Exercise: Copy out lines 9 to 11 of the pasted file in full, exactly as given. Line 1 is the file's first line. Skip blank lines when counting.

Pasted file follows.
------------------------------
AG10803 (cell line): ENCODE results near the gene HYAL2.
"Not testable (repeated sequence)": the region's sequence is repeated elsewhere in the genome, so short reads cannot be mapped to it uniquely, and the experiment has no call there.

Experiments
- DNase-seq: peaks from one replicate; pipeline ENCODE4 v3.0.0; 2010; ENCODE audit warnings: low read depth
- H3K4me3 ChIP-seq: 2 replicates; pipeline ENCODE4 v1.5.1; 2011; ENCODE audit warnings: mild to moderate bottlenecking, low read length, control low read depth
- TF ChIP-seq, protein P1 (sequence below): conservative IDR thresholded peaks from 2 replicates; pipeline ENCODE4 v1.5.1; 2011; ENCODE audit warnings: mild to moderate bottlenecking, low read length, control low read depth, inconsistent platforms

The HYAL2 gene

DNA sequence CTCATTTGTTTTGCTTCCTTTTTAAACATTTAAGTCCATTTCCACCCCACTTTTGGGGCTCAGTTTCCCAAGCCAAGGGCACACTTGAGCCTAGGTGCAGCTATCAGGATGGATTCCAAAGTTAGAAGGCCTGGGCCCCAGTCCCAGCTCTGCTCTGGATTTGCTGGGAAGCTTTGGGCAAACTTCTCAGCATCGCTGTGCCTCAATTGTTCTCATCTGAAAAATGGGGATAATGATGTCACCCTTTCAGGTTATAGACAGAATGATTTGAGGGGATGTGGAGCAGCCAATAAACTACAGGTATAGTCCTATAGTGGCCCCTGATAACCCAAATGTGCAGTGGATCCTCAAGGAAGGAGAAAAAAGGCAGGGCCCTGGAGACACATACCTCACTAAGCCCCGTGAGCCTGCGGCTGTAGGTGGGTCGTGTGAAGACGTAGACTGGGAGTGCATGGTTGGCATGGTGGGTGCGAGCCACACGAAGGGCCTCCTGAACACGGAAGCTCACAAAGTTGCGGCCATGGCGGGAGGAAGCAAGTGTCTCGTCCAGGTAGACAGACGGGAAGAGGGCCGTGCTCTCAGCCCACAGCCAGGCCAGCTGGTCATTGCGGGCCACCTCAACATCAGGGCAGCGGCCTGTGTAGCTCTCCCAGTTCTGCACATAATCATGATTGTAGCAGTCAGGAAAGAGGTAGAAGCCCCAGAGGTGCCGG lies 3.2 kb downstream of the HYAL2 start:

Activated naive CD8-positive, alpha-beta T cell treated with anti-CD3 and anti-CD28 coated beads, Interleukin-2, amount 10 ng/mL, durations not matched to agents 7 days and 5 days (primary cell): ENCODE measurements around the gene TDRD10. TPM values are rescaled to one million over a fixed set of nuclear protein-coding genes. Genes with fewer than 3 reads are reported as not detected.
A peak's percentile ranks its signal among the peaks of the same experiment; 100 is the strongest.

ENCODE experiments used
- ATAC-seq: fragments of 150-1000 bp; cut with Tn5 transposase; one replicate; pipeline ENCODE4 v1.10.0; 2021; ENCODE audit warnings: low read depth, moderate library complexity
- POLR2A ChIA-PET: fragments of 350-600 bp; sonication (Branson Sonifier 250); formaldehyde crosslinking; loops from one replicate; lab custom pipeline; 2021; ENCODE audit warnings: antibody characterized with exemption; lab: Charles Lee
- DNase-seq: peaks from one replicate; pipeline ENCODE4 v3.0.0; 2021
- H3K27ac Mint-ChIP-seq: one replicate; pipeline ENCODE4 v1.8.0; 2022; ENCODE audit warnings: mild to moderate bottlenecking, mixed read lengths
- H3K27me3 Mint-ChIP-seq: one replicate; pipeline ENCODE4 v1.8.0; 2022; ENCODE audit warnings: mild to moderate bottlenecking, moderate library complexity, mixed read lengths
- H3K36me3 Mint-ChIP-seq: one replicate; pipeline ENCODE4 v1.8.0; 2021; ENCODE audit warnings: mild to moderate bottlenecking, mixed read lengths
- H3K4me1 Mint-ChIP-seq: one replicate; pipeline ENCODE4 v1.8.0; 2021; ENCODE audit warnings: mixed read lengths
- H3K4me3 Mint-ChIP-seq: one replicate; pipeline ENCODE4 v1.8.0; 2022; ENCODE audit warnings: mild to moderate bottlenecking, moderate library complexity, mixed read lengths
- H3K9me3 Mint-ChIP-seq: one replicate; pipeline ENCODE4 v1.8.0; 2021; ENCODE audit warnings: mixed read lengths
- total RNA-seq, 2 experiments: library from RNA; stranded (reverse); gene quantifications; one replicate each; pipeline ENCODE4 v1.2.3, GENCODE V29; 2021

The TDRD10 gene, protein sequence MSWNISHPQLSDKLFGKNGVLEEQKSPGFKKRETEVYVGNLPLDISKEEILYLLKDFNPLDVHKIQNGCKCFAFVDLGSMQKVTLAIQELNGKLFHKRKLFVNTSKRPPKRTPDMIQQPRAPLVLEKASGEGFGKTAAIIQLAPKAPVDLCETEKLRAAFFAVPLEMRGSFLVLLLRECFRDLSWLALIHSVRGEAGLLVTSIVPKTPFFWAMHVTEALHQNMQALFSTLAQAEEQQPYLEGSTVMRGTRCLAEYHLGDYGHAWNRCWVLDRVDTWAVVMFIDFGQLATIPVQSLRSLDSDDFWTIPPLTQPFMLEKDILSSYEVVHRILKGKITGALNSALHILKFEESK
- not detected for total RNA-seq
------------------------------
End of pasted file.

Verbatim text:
Activated naive CD8-positive, alpha-beta T cell treated with anti-CD3 and anti-CD28 coated beads, Interleukin-2, amount 10 ng/mL, durations not matched to agents 7 days and 5 days (primary cell): ENCODE measurements around the gene TDRD10. TPM values are rescaled to one million over a fixed set of nuclear protein-coding genes. Genes with fewer than 3 reads are reported as not detected.
A peak's percentile ranks its signal among the peaks of the same experiment; 100 is the strongest.

ENCODE experiments used